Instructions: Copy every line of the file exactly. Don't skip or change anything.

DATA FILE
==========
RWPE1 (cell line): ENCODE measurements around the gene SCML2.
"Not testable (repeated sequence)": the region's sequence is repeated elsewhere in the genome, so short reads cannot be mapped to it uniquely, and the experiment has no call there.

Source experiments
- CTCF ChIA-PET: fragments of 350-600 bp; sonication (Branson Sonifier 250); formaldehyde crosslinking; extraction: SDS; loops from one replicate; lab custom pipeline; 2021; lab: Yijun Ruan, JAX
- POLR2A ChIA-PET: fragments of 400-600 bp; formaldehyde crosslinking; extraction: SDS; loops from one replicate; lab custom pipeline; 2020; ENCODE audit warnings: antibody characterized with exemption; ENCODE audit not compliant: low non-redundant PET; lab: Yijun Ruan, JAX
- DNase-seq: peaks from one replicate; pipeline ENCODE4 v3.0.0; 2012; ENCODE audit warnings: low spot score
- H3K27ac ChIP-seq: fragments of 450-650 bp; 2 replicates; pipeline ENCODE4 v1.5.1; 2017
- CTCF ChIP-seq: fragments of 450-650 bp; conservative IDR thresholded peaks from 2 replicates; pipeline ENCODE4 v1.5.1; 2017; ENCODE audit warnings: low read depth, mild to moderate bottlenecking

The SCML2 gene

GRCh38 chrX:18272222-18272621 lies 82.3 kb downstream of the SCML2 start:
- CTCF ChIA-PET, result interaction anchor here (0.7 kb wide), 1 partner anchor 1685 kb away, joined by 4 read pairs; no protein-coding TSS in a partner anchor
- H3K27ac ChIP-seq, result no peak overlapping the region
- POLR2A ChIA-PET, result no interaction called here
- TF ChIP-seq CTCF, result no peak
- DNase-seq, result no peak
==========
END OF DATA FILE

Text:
RWPE1 (cell line): ENCODE measurements around the gene SCML2.
"Not testable (repeated sequence)": the region's sequence is repeated elsewhere in the genome, so short reads cannot be mapped to it uniquely, and the experiment has no call there.

Source experiments
- CTCF ChIA-PET: fragments of 350-600 bp; sonication (Branson Sonifier 250); formaldehyde crosslinking; extraction: SDS; loops from one replicate; lab custom pipeline; 2021; lab: Yijun Ruan, JAX
- POLR2A ChIA-PET: fragments of 400-600 bp; formaldehyde crosslinking; extraction: SDS; loops from one replicate; lab custom pipeline; 2020; ENCODE audit warnings: antibody characterized with exemption; ENCODE audit not compliant: low non-redundant PET; lab: Yijun Ruan, JAX
- DNase-seq: peaks from one replicate; pipeline ENCODE4 v3.0.0; 2012; ENCODE audit warnings: low spot score
- H3K27ac ChIP-seq: fragments of 450-650 bp; 2 replicates; pipeline ENCODE4 v1.5.1; 2017
- CTCF ChIP-seq: fragments of 450-650 bp; conservative IDR thresholded peaks from 2 replicates; pipeline ENCODE4 v1.5.1; 2017; ENCODE audit warnings: low read depth, mild to moderate bottlenecking

The SCML2 gene

GRCh38 chrX:18272222-18272621 lies 82.3 kb downstream of the SCML2 start:
- CTCF ChIA-PET, result interaction anchor here (0.7 kb wide), 1 partner anchor 1685 kb away, joined by 4 read pairs; no protein-coding TSS in a partner anchor
- H3K27ac ChIP-seq, result no peak overlapping the region
- POLR2A ChIA-PET, result no interaction called here
- TF ChIP-seq CTCF, result no peak
- DNase-seq, result no peak